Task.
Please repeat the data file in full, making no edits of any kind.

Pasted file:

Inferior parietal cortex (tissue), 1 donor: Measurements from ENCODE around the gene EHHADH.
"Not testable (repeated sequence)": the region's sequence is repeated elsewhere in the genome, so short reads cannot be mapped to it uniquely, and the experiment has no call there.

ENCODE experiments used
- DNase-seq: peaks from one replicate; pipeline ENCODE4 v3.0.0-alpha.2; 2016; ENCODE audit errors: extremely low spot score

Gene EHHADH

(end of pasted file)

Inferior parietal cortex (tissue), 1 donor: Measurements from ENCODE around the gene EHHADH.
"Not testable (repeated sequence)": the region's sequence is repeated elsewhere in the genome, so short reads cannot be mapped to it uniquely, and the experiment has no call there.

ENCODE experiments used
- DNase-seq: peaks from one replicate; pipeline ENCODE4 v3.0.0-alpha.2; 2016; ENCODE audit errors: extremely low spot score

Gene EHHADH